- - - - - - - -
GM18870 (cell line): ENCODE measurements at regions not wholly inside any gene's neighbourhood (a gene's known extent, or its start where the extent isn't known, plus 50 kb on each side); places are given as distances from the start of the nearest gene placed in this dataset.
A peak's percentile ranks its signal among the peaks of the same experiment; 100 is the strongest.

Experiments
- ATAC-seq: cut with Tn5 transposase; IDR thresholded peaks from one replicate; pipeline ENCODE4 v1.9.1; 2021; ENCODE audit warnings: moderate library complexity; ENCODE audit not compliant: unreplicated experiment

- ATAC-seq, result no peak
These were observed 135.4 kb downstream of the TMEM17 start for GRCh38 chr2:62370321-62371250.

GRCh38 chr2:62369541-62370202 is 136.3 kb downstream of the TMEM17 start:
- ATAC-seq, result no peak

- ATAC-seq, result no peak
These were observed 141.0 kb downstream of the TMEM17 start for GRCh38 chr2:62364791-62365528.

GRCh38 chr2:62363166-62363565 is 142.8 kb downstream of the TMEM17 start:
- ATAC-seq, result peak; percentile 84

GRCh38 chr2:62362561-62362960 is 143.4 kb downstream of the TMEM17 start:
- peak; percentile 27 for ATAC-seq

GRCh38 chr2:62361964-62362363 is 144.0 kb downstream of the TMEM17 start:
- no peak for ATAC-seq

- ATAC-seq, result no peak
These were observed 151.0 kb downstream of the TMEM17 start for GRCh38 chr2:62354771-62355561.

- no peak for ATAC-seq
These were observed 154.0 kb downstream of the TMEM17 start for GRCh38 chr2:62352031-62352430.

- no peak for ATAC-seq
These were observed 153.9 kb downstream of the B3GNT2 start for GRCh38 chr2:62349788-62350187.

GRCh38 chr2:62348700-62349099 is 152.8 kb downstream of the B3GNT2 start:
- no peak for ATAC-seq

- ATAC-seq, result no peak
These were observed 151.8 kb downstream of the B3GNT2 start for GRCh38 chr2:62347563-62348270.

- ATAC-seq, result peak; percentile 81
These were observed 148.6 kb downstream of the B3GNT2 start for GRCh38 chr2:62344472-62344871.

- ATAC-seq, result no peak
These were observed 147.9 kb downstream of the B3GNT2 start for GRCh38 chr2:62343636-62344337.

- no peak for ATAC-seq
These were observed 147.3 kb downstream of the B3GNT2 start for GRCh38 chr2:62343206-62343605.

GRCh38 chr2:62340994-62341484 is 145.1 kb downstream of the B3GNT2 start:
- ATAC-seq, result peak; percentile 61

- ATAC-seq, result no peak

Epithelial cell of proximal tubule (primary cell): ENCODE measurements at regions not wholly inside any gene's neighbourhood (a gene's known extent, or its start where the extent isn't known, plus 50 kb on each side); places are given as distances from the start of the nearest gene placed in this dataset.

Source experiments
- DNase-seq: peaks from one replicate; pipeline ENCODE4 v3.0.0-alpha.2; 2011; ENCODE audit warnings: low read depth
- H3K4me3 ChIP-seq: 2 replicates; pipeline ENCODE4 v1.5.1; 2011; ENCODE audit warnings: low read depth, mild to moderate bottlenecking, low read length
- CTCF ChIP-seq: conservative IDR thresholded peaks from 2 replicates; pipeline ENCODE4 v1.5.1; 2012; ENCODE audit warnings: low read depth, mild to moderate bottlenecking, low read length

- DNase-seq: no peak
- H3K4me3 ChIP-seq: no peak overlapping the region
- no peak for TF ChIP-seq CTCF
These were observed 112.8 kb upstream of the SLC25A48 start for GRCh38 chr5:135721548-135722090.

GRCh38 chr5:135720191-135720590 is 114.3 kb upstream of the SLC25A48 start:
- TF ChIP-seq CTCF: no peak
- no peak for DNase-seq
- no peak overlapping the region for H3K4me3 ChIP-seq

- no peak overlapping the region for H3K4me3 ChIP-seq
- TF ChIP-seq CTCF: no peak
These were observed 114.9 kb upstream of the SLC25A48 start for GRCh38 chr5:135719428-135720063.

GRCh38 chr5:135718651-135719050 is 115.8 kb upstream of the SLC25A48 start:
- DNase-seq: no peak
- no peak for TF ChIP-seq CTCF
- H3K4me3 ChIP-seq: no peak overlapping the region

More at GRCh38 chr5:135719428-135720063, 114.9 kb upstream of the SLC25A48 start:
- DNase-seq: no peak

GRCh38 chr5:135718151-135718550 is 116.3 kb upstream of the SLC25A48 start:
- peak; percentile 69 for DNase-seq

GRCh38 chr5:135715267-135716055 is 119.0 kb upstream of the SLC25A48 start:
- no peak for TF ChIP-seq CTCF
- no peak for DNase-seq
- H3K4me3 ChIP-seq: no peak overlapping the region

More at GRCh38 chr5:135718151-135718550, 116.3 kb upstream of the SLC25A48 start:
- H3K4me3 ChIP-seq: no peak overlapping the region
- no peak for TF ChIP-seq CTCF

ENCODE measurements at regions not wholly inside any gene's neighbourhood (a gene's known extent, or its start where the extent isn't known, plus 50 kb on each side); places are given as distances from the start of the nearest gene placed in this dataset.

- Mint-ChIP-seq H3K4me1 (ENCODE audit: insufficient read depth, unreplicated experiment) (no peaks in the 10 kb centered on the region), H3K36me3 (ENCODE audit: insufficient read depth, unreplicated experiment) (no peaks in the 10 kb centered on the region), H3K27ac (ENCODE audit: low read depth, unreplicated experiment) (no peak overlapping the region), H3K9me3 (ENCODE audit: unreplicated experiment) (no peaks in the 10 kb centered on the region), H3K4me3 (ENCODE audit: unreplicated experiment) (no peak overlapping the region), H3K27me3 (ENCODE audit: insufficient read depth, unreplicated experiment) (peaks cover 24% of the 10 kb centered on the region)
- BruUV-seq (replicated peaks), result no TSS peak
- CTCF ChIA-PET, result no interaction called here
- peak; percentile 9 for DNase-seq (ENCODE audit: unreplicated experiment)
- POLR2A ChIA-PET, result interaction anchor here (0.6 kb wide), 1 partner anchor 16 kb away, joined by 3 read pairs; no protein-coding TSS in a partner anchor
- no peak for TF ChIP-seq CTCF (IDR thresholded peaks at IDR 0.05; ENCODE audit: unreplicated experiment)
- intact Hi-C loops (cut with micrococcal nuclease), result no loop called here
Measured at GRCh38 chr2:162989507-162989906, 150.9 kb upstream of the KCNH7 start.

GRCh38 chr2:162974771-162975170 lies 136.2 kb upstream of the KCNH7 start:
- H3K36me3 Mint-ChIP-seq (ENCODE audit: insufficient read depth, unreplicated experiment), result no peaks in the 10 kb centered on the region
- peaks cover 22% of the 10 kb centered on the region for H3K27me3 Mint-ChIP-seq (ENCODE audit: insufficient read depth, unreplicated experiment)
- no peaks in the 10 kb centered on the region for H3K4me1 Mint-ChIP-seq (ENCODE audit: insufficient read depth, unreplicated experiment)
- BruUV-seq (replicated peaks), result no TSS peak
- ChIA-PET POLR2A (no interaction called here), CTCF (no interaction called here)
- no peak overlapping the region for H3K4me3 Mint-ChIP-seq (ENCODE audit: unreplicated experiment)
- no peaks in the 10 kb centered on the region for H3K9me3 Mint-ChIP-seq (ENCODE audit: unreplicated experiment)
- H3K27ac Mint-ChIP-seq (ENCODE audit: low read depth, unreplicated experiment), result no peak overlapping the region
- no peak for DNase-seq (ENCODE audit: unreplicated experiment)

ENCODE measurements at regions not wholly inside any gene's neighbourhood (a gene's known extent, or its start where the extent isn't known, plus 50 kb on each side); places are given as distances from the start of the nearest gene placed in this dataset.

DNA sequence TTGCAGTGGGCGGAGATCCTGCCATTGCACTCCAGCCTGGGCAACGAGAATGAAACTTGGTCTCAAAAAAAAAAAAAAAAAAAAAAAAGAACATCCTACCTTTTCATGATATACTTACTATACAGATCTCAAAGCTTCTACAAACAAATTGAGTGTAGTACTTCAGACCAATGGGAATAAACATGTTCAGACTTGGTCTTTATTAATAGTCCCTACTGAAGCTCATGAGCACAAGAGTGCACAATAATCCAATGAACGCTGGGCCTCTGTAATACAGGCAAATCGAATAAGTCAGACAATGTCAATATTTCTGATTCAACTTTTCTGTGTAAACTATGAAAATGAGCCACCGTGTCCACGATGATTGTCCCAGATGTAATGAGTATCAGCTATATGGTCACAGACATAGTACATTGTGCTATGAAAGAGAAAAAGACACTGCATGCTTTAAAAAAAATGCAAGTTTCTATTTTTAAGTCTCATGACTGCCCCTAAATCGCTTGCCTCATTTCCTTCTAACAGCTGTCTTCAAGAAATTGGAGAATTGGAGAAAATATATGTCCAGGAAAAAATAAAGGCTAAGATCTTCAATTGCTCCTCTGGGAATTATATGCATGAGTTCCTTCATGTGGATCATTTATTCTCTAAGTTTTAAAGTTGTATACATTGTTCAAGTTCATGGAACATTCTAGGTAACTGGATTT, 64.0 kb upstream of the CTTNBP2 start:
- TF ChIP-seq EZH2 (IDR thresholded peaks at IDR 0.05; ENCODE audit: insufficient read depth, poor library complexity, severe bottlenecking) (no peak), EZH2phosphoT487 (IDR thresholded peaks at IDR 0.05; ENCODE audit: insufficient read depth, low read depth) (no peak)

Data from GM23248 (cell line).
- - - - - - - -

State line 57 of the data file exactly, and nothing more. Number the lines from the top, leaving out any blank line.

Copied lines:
- DNase-seq: no peak